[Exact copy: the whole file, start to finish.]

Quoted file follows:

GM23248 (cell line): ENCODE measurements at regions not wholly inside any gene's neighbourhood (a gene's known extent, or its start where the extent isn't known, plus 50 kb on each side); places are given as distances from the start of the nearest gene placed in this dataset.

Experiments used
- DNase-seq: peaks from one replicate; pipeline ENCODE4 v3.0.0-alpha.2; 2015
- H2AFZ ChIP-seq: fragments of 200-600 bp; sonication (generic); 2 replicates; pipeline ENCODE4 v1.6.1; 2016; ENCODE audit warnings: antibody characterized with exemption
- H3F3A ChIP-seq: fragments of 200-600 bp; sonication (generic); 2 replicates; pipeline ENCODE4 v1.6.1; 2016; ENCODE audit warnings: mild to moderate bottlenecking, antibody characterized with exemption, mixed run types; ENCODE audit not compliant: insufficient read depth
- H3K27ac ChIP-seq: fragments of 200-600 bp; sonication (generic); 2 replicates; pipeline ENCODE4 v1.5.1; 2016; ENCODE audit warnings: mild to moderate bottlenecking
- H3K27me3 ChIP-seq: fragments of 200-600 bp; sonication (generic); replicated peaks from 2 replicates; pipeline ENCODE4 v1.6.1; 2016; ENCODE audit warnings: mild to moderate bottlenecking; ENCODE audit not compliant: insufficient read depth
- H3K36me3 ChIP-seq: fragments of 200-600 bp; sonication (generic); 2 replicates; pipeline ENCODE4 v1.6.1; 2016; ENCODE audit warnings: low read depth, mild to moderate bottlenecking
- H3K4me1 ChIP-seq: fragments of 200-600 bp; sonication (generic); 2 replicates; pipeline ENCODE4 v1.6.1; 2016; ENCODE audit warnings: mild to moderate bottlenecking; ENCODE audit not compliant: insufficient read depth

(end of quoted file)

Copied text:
GM23248 (cell line): ENCODE measurements at regions not wholly inside any gene's neighbourhood (a gene's known extent, or its start where the extent isn't known, plus 50 kb on each side); places are given as distances from the start of the nearest gene placed in this dataset.

Experiments used
- DNase-seq: peaks from one replicate; pipeline ENCODE4 v3.0.0-alpha.2; 2015
- H2AFZ ChIP-seq: fragments of 200-600 bp; sonication (generic); 2 replicates; pipeline ENCODE4 v1.6.1; 2016; ENCODE audit warnings: antibody characterized with exemption
- H3F3A ChIP-seq: fragments of 200-600 bp; sonication (generic); 2 replicates; pipeline ENCODE4 v1.6.1; 2016; ENCODE audit warnings: mild to moderate bottlenecking, antibody characterized with exemption, mixed run types; ENCODE audit not compliant: insufficient read depth
- H3K27ac ChIP-seq: fragments of 200-600 bp; sonication (generic); 2 replicates; pipeline ENCODE4 v1.5.1; 2016; ENCODE audit warnings: mild to moderate bottlenecking
- H3K27me3 ChIP-seq: fragments of 200-600 bp; sonication (generic); replicated peaks from 2 replicates; pipeline ENCODE4 v1.6.1; 2016; ENCODE audit warnings: mild to moderate bottlenecking; ENCODE audit not compliant: insufficient read depth
- H3K36me3 ChIP-seq: fragments of 200-600 bp; sonication (generic); 2 replicates; pipeline ENCODE4 v1.6.1; 2016; ENCODE audit warnings: low read depth, mild to moderate bottlenecking
- H3K4me1 ChIP-seq: fragments of 200-600 bp; sonication (generic); 2 replicates; pipeline ENCODE4 v1.6.1; 2016; ENCODE audit warnings: mild to moderate bottlenecking; ENCODE audit not compliant: insufficient read depth